Fiscal initiatives that mandate and hold steadfast to the goal of increasing incomes on a generational basis are the greatest challenge in front of us.

Although it grieves me to say it, both given the implications for human suffering and the rapscallions throughout history that have parroted such a view but ... sometimes to solve a problem you have to make it a bigger problem.

If we can accomplish the Houidini-esque stunt of funding this debt at manageable levels it will only be by literally defining AAA as anything American (i.e. if America becomes AA then literally AA is the new AAA, with the assumption that the reasons for our 'downgrade' would serve as deleterious to all others, except maybe Mr. Gold.)'

I believe this vision is playing out. We are the last canary, and the biggest domino. But given the magic of our reserve currency, our 'downgrade' will only occur within the context of the world being downgraded first.

I've always held firm to the thesis that deflation is the midwife to hyperinflation. A real deflation, not just disinflation, requires liquidity evaporation due to multiple sovereign crises, where the backstop is called into question.

Deflation is the dollar bid, hyper-inflation is the downgrade of American's citizenry commensurate with a currency devaluation .

Would suggest that the quantity of liquidity evaporation will very much define the quality of any hyper-inflation.

We have a free skate while there are troubles in Euroland (should stretch over months not weeks) and then we'll find out just how thin our ice really is.

Beware the Trojan Hoax.

Fri, 02/12/2010 - 12:02 | 228449 Anonymous
Anonymous's picture

Good post.

Fri, 02/12/2010 - 13:44 | 228674 Hephasteus
Hephasteus's picture

Speaking of places with 1/3rd of the economy underground. Has anyone really looked at how corporations work. Or been to mexico or looked at a globe.

Fri, 02/12/2010 - 16:52 | 229044 carbonmutant
carbonmutant's picture

Watch the Greek unions...

Fri, 02/12/2010 - 12:00 | 228443 Anonymous
Anonymous's picture

Al Capone was a helluva businessman. The guy knew how to get results. I think he's Obama's hero, but Obama has been neutered. That's why he needs that muthafuckkin pitbull, Rahm.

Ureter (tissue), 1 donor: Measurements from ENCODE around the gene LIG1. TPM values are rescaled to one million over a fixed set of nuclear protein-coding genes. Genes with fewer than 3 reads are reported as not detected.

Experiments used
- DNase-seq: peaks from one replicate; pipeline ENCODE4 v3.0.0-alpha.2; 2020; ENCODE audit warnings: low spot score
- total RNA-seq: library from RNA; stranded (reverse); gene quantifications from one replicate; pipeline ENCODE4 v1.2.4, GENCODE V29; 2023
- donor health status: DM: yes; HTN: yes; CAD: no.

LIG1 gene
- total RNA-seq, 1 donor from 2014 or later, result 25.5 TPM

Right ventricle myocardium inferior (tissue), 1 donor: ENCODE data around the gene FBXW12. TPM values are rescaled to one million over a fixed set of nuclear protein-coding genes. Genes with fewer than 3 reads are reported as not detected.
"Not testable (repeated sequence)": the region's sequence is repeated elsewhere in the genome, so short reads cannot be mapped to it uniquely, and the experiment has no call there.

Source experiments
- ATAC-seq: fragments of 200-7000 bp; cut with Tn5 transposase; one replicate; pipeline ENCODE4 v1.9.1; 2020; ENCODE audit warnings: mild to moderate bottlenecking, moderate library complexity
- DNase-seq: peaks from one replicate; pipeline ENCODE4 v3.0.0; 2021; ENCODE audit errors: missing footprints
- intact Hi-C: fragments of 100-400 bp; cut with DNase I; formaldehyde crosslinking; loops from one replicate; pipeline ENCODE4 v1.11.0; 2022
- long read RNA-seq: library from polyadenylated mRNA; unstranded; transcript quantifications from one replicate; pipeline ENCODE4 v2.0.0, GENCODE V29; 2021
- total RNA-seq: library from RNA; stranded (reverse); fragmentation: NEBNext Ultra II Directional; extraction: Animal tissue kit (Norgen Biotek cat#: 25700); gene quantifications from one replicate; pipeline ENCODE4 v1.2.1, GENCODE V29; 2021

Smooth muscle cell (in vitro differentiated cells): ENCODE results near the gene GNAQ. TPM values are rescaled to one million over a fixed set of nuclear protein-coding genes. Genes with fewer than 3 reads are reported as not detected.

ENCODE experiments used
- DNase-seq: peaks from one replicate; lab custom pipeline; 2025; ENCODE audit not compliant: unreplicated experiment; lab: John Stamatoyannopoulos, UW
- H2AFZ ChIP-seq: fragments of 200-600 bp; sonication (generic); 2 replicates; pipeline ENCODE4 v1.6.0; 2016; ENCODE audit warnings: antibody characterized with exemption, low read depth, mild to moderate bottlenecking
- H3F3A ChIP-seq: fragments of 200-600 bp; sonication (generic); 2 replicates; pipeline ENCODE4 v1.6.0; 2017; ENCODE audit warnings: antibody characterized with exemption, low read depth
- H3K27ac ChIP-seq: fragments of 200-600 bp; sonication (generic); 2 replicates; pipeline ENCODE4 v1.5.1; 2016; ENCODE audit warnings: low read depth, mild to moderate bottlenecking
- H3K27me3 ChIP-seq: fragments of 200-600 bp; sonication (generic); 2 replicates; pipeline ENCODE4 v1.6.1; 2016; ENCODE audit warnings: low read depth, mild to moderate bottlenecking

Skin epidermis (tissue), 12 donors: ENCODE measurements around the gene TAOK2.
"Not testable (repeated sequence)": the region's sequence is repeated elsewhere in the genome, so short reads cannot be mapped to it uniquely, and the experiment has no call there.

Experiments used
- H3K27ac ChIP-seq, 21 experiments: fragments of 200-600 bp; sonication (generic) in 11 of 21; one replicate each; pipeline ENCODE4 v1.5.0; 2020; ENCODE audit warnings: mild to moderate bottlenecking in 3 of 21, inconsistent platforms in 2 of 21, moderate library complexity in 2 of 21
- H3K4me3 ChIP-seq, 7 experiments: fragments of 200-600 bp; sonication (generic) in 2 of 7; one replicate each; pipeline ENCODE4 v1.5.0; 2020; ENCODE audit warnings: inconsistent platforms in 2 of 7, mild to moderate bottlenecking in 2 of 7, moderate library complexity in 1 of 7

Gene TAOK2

Fri, 02/12/2010 - 15:12 | 228857 BlackBeard
BlackBeard's picture

Agree.  Rahm's just a big bitch.

Fri, 02/12/2010 - 12:09 | 228459 Master Bates
Master Bates's picture

We double topped at resistance, making new lower lows.  Then today, the market fell.

Did anybody think that the bullshit rally would continue?

Fri, 02/12/2010 - 12:16 | 228473 Anonymous
Anonymous's picture

Art Cashin? This is what he said:
"Next week could be interesting."
And thats exactly what he was saying since last March, every week, literally. Useless... And his napkin charting? It is just that - napkin charting.

Fri, 02/12/2010 - 17:31 | 229091 greased up deaf guy
greased up deaf guy's picture

nobody's forcing you to read his thoughts... since last march.  when watching television, do you flip through the channels looking to watch shows you can't stand too?

"And his napkin charting? It is just that - napkin charting."

this is about as insightful as "it is what it is."  thank you for that.

Fri, 02/12/2010 - 12:34 | 228503 bankofamerika (not verified)
bankofamerika's picture

Did quants cause the crisis? More pain to come: http://finance.yahoo.com/tech-ticker/talk-is-cheap-bernanke.com

Fri, 02/12/2010 - 12:36 | 228513 Anonymous
Fri, 02/12/2010 - 13:00 | 228578 brown_hornet
brown_hornet's picture

Trivia:  q, u

Fri, 02/12/2010 - 13:28 | 228656 bruce wayne
bruce wayne's picture

South Carolina

South Dakota

Fri, 02/12/2010 - 14:13 | 228735 Anonymous
Anonymous's picture

Trivia Question: Only Q (New Jersey)

Fri, 02/12/2010 - 15:46 | 228935 Orly
Orly's picture

Everyone has this bass-ackwards.

It is not the stock market following the inverse of the dollar, it is the inverse of the dollar following the rampant liquidity in the markets.  As long as there is mucho money floating around, the market will rise and the dollar will fall...until it doesn't.

I know it is a small point, but it is one that needs to be clarified.

Sat, 02/13/2010 - 12:58 | 229858 Grand Supercycle
Grand Supercycle's picture

Choppy sideways action and chronic mixed signals continued this week, but the buying support I have previously mentioned returned on Friday 12 Feb.

It seems the DOW / SP500 / EURO / COPPER counter trend rally may start this coming week.

Daily charts remain bearish of course.


Mon, 04/19/2010 - 09:59 | 307775 Tom123456
Tom123456's picture

ucvhost is a leading web site hosting service provider that is known to provide reliable and affordable hosting packages to customers. The company believes in providing absolute and superior control to the customer as well as complete security and flexibility through its many packages. cheap vps Moreover, the company provides technical support as well as customer service 24x7, in order to enable its customers to easily upgrade their software, install it or even solve their problems. ucvhost offers the following different packages to its customers

Do NOT follow this link or you will be banned from the site!